The idea of building a 1,000-room hotel atop the proposed expansion to Baltimore's Convention Center was greeted with skepticism yesterday by members of the city's Architectural Review Board, who strongly recommended that the developers consider another site for the hotel.
In their first presentation to the city-paid design panel, architects for the $150 million Convention Center expansion said they have determined it is physically possible to build a hotel above the addition -- meaning the hotel could be built so that its supporting structure would not interfere with the column-free spaces needed below for large conventions.
But they also said the hotel would require 750,000 to 800,000 square feet of space -- making it larger than either the existing 450,000-square-foot Convention Center or the proposed 650,000-square-foot addition. And they presented a series of models showing that the hotel would rise more than 20 stories and dwarf smaller buildings nearby, such as the Otterbein RTC Church and Camden Station.
"Can you put [the hotel] on the Convention Center and have it operate as effectively as if it were freestanding? The answer is yes," said architect Richard Donkervoet. "But it does crowd the site."
Without the hotel, the Convention Center was depicted as a building that continues the low-slung profile of the 1979 facility, on a site bounded by Sharp, Howard, Conway and Pratt streets. It would be attached to the older building by a bridge over Sharp Street, which would remain open to automobile traffic, and its meeting and exhibit spaces would be on the same level as the meeting and exhibit spaces in the existing facility.
The panel praised the design of the addition for the way it would fit in with the city and the original building.
When a scale model of the hotel was added above the south end of the proposed addition, the low-slung profile disappeared and the disparity in size between the hotel and the smaller buildings became obvious.
"Wouldn't you like to get rid of the hotel and put it across the street?" panel member George Qualls asked the architects. He suggested that the hotel be moved to the west side of Howard Street either on the block bounded by Pratt, Howard, Camden and Eutaw streets or in the air rights above the giant medical trade mart proposed for a parcel south of Camden Station.
"You're making the best of the best parts of a very good scheme," said panelist George Notter. "Then you're going to compromise those a little bit to add another element. . . . It seems the whole thing needs to be studied more."
"The existing building, for its size, doesn't 'show' as big as it is, and we wouldn't want to come back and lose what we accomplished the first time around," responded architect George Loschky, a member of the design team.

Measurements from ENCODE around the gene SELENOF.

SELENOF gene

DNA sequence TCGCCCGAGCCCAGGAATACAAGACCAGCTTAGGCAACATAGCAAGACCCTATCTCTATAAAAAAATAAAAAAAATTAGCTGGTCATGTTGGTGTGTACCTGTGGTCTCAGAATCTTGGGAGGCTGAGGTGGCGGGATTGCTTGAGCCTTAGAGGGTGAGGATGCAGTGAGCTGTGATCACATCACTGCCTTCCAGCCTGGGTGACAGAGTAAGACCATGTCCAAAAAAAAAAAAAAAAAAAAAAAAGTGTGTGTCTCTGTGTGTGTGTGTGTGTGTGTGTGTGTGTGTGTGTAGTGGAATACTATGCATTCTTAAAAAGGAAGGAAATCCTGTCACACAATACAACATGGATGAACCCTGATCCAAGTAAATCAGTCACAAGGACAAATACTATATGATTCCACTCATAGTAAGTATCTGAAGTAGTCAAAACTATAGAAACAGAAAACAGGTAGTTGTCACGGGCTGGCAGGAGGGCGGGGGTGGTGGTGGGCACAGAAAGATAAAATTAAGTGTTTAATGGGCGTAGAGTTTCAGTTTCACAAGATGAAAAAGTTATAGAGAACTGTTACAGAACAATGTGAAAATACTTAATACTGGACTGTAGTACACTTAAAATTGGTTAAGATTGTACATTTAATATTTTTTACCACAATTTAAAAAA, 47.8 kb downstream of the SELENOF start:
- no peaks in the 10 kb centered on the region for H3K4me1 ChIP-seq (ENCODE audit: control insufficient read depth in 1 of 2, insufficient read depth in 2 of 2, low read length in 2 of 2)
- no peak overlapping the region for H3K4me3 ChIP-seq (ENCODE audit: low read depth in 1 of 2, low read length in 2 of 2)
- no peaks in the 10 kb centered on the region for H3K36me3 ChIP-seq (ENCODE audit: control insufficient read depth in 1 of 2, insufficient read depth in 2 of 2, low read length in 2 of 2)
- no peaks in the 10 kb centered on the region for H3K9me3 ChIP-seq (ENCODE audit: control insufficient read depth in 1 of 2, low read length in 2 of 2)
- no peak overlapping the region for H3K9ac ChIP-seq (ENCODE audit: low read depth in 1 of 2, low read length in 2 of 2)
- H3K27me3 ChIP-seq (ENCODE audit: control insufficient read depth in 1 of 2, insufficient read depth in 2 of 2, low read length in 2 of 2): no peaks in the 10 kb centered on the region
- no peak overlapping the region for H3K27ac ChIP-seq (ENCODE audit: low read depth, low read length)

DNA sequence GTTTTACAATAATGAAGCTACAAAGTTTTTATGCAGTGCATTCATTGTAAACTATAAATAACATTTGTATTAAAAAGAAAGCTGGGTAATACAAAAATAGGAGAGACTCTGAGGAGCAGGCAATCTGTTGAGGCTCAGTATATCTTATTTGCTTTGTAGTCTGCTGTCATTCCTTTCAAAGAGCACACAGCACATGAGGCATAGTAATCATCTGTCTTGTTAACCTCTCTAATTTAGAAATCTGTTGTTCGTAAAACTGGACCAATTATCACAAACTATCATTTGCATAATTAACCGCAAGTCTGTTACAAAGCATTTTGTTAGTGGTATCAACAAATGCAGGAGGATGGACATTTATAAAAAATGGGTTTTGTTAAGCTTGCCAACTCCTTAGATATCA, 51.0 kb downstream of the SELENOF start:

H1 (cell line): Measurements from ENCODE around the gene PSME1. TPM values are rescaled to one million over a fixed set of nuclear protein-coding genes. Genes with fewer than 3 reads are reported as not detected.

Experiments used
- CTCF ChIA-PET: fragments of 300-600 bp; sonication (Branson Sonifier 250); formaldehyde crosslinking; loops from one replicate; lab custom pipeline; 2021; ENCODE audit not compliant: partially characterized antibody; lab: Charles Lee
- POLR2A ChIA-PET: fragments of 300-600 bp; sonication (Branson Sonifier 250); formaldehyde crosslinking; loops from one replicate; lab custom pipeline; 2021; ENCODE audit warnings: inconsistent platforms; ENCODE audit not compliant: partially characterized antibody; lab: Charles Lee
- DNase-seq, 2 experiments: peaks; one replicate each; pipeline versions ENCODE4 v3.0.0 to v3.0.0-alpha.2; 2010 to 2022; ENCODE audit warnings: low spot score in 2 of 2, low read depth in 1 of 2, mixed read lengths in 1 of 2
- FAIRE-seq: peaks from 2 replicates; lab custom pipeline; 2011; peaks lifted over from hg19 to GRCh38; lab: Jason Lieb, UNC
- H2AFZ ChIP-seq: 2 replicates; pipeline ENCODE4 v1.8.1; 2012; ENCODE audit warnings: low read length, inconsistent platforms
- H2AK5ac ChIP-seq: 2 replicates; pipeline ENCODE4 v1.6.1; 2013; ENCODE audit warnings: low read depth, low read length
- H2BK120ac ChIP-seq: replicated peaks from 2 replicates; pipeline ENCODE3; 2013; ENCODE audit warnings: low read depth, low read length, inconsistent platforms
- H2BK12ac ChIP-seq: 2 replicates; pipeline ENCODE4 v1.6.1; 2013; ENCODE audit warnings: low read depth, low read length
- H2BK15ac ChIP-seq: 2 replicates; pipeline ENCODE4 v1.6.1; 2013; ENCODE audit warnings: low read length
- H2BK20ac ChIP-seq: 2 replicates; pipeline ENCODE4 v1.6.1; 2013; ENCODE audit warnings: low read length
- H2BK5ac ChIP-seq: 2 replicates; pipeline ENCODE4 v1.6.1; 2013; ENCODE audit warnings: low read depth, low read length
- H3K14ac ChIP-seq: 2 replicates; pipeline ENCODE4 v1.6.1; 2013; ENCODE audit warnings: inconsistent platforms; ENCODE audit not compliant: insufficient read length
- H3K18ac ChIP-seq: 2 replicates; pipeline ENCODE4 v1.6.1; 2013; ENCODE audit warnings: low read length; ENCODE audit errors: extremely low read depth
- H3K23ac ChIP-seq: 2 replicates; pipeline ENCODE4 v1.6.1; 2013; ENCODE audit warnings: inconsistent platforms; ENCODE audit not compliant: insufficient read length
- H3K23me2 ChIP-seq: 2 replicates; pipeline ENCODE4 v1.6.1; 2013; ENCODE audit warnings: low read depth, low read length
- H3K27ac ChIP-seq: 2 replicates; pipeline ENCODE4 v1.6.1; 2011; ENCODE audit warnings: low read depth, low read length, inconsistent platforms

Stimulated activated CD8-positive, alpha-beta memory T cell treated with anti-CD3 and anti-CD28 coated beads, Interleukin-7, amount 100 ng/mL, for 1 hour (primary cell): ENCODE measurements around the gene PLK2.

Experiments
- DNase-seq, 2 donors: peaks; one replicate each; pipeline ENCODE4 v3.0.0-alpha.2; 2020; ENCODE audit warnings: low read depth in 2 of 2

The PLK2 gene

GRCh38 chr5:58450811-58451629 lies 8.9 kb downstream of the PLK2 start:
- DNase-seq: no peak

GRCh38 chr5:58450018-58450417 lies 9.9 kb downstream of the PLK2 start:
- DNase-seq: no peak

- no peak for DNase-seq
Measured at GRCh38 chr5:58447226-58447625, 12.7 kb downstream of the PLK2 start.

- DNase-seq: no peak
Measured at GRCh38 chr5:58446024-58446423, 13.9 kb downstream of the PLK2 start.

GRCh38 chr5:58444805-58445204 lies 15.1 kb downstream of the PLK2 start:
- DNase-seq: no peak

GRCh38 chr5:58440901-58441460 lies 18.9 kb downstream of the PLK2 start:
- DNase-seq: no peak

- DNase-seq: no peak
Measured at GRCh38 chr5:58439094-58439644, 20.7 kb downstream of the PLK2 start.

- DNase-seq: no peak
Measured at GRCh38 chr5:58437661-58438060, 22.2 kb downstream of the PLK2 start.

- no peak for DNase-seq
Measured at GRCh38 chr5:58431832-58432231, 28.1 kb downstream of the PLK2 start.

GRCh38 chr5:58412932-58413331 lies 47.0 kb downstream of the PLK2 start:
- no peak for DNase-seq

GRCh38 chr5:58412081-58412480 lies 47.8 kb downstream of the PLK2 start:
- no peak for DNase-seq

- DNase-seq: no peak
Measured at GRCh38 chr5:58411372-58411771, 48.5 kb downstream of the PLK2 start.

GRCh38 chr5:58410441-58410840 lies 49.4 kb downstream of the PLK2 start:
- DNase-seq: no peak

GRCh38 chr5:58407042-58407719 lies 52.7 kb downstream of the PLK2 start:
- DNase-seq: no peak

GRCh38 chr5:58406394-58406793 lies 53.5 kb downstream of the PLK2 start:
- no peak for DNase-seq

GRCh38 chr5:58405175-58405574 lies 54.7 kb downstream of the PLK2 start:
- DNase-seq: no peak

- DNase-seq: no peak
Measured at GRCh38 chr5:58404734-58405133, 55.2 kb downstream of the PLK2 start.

The convention headquarters hotel is planned by the same Parkway/Swirnow Group that has proposed to build a medical trade mart just east of the B&O warehouse and the new baseball stadium. Parkway/Swirnow has been given until August 1992 to refine its plans for the medical mart and hotel. The Convention Center expansion is a state project on city-owned land.
The head of the Parkway/Swirnow team, developer Richard Swirnow, has said his group would like to build the hotel in the airrights above the Convention Center because it would be easier to finance with that link.
Tom Marudas, vice president of Parkway/Swirnow, said after yesterday's meeting that his group is willing to consider other sites besides the Convention Center air rights but prefers the air rights proposal and will continue exploring it.
"From our standpoint, and the standpoint of our contacts in Asia, it would be easier to finance [the hotel] as an air rights project because then it would be perceived as an ideal situation," he said. But "we're not closing ourselves off to everything else. We want the project to work in the best way possible. We're just at the very beginning of this. . . . We'll try to come up with something that will respect the integrity of everybody."
The architects include Cochran, Stephenson & Donkervoet of Baltimore; the Leon Bridges Co. of Baltimore; and Loschky Marquardt & Nesholm of Seattle. Planning for the Convention Center addition is being overseen by Bruce Hoffman, the Maryland Stadium Authority's executive director.
In January, Gov. William Donald Schaefer proposed combining the Stadium Authority and the Convention Center Authority, since the state agencies oversee projects that are practically side by side. Under his plan, the city of Baltimore would continue to finance operations of the Convention Center, but the Stadium Authority -- for which Mr. Schaefer has high regard -- would run it. A bill to formalize that arrangement is pending before the state legislature.
Mr. Hoffman said he was happy to be involved. "We feel we've hit a real home run with the baseball stadium," he said. "We don't want to do anything to the north and the east that would hurt our project."